This was a Facebook meme circulating in December 2016/January 2017. I don’t know the source or veracity of it, but its claims sound probable and likely to me.
Surprising Book Facts
1) 33% of high school graduates never read another book for the rest of
2) 42% of college graduates never read another book after college
3) 57% of new books are never read to completion
4) 70% of U.S. adults have not been in a bookstore in the last five years
5) 80% of U.S. families did not buy or read a book last year
6) The more a child reads, the likelier they are able to understand the
emotions of others
I commented: I still read almost fifty books a year, which is less than half what I read per year during seven years of college. And although I trade paperbacks I keep my hardcovers so that now my print library is around 10,000 books. The wife is angry.
A friend commented: Over the New Year holiday, in a spirit of dansahri, I threw away at least 40 books. I'd like to finish the job and get rid of all of them... Perhaps that's an exaggeration, but what I'm mostly interested in is the content of the book, the music on the CD, not so much the actual object that contains the words and music. Especially these days when everything is available, is there as much a reason to fill your house with books and CDs and DVDs...? I don't think so. I feel that I want to own the ideas rather than be owned by the objects. If I had 10,000 books in my home I'd feel suffocated, I'd feel like they were a huge weight on my shoulders limiting me.... I may be wrong...
I replied: I could be wrong.
Unless a print book’s condition is irredeemable you should NEVER “throw away” books. You ought to give them away, trade them or donate them. Books are treasure. We live in a largely literate age, especially among First Nation countries (industrialized, wealthy, developed capitalist democracies). But we do not live in a completely literate age, and never shall, I suppose. Casually throwing away books sounds to me like carelessly throwing them away. I imagine it is somewhat akin to euthanizing a pet animal just because you grow bored with it and don’t fancy caring for it any longer. (I have a brother who did that with his cat. His cat was perfectly healthy. He just didn’t want it anymore, so instead of giving it to another, or giving it to a pet shelter he took it to the vet and had it put to sleep. People are like that.) Books are a sustaining source of ideas and inspiration that provide an appreciation for the complexities and ambiguities of the human condition. They are a crucial tool for helping us sort out what we believe. They help us see the human situation entire: its follies, cruelties and mad blunders, but also its resilience, decencies and acts of grace.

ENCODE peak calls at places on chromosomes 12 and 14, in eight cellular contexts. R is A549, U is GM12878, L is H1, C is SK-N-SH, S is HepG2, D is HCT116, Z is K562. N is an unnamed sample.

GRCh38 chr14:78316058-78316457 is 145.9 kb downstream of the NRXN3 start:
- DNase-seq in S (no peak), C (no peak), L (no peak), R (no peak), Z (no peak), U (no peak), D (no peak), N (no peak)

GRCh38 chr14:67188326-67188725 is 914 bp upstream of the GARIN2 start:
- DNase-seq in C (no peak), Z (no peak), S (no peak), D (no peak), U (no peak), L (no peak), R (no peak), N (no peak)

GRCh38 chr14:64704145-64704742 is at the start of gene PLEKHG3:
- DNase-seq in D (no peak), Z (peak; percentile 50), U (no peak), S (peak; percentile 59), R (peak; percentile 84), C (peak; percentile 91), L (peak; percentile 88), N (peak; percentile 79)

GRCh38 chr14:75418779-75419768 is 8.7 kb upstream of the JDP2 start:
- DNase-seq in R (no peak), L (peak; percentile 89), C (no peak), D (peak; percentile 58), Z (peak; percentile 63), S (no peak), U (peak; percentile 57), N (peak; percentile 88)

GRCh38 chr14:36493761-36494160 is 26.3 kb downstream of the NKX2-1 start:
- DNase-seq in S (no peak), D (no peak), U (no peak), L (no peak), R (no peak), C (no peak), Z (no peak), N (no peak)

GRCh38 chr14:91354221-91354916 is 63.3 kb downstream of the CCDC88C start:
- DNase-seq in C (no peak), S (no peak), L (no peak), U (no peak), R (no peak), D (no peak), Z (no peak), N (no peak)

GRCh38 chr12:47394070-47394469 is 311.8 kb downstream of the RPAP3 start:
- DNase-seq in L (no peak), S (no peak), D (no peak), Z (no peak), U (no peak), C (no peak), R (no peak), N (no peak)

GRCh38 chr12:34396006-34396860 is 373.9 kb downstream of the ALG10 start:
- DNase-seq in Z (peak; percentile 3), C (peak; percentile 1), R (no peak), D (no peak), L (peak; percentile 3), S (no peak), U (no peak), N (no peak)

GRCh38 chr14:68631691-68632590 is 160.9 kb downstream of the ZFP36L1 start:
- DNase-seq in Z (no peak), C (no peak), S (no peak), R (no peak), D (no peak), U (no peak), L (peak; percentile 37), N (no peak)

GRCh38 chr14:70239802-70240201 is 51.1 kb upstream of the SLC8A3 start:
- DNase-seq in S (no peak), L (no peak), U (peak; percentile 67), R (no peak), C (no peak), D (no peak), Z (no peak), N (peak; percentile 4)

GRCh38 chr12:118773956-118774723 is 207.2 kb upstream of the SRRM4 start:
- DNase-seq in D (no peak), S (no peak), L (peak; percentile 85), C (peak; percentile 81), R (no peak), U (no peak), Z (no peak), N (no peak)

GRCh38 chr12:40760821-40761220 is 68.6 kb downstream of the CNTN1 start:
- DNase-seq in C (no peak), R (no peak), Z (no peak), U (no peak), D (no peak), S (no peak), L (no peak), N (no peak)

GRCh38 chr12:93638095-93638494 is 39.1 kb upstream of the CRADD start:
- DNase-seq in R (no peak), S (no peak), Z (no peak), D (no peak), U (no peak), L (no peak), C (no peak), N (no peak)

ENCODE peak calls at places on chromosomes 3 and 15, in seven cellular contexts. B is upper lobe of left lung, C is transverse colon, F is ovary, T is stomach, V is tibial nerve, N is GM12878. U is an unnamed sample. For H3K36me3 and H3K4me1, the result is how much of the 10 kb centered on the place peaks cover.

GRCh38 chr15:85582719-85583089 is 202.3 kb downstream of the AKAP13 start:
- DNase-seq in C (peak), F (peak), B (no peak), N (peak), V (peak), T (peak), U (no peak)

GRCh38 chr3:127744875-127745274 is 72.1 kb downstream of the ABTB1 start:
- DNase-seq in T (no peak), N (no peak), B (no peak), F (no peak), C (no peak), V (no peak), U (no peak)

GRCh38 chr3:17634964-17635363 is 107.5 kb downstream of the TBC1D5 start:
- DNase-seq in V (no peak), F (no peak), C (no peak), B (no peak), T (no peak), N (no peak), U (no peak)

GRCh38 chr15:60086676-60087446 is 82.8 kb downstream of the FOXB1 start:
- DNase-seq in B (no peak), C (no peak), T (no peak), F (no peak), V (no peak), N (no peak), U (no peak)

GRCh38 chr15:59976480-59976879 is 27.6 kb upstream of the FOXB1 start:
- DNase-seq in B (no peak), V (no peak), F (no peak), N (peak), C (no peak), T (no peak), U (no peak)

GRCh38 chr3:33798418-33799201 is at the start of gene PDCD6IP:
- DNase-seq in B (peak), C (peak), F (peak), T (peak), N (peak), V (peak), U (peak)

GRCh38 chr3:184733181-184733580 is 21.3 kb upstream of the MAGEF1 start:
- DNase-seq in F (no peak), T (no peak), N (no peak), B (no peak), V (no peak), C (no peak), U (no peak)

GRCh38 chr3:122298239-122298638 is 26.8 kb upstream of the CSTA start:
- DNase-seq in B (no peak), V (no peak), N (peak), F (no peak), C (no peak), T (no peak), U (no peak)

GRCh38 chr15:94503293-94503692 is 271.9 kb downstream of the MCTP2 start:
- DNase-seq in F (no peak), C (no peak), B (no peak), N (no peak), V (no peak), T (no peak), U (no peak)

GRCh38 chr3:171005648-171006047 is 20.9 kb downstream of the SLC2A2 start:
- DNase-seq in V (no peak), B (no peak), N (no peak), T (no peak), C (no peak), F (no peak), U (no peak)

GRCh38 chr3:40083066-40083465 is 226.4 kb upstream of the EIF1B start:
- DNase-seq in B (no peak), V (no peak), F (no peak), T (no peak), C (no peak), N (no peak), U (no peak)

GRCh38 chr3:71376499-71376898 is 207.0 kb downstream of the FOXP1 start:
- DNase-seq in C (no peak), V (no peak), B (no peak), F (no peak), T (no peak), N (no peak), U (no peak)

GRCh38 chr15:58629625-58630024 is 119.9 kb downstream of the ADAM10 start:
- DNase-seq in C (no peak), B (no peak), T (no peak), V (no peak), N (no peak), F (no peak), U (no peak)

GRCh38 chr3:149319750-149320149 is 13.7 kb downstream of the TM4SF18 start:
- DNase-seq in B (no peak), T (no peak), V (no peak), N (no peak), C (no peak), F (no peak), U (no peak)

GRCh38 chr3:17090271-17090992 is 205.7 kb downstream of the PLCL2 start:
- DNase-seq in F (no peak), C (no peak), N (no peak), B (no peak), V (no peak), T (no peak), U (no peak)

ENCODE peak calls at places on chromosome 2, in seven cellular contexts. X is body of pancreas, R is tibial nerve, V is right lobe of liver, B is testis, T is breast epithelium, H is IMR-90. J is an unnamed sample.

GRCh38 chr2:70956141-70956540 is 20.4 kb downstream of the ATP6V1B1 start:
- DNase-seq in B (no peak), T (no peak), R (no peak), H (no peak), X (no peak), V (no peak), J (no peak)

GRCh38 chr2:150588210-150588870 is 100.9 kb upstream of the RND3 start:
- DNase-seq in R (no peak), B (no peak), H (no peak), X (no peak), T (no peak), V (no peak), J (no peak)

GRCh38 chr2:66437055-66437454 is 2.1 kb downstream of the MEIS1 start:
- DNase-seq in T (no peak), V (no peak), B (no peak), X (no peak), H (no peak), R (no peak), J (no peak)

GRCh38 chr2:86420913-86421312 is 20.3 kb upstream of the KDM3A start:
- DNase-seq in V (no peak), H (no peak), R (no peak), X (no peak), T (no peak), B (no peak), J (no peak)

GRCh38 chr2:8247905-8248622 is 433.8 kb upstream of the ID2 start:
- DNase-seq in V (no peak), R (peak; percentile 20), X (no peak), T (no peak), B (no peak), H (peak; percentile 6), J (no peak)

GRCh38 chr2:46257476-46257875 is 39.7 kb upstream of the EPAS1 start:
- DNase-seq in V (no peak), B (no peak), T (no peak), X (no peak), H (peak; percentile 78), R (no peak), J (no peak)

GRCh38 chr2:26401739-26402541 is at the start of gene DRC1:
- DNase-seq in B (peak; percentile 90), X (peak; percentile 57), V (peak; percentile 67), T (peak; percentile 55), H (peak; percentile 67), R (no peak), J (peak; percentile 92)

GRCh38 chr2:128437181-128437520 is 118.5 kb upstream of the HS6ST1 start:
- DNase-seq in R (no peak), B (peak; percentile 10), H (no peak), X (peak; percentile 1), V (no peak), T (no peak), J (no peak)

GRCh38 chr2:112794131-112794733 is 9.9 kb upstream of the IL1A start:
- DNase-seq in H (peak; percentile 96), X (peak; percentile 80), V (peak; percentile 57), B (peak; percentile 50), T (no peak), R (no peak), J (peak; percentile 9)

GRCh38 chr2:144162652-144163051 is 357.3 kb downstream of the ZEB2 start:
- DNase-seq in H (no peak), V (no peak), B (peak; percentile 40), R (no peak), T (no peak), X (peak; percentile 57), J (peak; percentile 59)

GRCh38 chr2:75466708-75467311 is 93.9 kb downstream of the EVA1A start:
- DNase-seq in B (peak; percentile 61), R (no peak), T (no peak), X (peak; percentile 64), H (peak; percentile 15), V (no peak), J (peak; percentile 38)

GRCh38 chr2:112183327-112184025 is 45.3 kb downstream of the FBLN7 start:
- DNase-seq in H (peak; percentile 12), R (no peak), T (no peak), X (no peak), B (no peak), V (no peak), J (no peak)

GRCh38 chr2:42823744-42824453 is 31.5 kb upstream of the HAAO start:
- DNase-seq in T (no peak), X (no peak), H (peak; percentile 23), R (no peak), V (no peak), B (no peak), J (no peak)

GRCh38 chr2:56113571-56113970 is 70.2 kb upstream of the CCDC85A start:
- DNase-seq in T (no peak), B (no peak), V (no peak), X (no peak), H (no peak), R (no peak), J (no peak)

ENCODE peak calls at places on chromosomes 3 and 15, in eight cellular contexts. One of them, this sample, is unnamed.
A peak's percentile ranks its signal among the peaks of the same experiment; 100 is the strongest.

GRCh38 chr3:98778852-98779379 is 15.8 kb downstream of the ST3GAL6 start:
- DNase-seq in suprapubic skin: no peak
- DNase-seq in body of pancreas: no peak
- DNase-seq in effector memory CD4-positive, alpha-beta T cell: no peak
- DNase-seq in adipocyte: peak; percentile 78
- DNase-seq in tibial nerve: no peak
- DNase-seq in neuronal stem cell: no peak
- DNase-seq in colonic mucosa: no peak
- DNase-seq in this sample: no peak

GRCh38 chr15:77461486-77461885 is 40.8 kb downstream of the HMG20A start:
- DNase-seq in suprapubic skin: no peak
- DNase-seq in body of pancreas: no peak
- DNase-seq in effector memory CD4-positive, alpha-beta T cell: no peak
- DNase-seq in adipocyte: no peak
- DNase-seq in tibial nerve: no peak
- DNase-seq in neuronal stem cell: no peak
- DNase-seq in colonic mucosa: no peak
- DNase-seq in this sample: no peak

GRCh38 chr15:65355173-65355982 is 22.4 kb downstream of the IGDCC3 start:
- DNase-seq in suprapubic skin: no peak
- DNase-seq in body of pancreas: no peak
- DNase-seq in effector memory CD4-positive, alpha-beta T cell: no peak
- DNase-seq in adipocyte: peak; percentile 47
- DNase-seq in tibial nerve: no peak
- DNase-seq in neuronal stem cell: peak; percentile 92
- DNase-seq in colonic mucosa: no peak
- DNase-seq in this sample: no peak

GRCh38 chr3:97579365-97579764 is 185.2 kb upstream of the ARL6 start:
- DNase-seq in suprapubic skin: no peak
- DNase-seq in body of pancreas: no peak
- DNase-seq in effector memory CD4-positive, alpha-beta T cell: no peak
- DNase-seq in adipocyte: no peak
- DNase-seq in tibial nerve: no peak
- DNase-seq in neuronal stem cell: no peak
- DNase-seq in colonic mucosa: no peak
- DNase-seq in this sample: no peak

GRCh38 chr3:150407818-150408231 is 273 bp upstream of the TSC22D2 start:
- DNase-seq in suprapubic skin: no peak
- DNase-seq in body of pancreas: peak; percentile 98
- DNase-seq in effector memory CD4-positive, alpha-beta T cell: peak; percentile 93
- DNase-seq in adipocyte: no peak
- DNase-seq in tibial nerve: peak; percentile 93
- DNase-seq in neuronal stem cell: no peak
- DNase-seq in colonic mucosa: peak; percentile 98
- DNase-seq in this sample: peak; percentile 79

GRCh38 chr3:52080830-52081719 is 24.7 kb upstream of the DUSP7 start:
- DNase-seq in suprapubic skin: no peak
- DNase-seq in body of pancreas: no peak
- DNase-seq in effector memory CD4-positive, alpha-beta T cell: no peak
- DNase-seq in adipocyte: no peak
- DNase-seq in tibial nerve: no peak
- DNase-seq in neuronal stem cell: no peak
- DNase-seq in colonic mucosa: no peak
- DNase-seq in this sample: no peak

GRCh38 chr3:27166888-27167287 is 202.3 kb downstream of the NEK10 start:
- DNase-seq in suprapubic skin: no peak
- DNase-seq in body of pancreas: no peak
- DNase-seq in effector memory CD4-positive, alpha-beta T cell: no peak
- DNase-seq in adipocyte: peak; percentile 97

When I tell people how many books I have I am always asked the same predictable questions:
1) have a read them all? (yes),
2) what good are they? (much good) and,
3) do I use them? (yes, I do)
Not satisfied by having their questions answered fully they pursue the matter. Have I really, really read them all? How are they good? How do I use them? Do I remember what they said? (I did not memorize them, but their content is reflected in my person.) Like conspiracy theorists, there is never any satisfactory or acceptable answer for such people.
These questions, these concerns reveal a few things. They reveal how stupid people are, how ignorant they are, and how they failed to be enlightened about value, meaning and right reason despite years of schooling. They don’t think. They can’t think. (In Japan I’ve met a great number of foreign university graduates who are uninformed and who don’t think and who appear unable to think. The world is very plain for them. Also, it’s difficult to talk to them because they don’t know anything, like they’re not really adults.) I suppose they also reveal how easily people are distracted by other events in their lives, by competing interests, etc. People expose themselves as poor souls. Most seem ignorant of their poverty, but I know some that are proud of it and boast about it. (One of my sisters-in-law proudly boasts that there are NO books in her house. She’s proud of her garden deck and her Jacuzzi hot tub and her regular holidays to Jamaica. She’s a twit.) Further, they expose not just the apathy but the hostile antipathy that literacy faces. At all times people are only a hair’s breadth away from burning books and congratulating themselves. Of course, they think that utility is a driving, self-evident virtue and that they are virtuous people. They would deny, resist and argue my statement. No matter who they are, people always imagine themselves virtuous, acting from the best motives. I don’t think I’m judging them. I think they judge themselves and I am only reading them.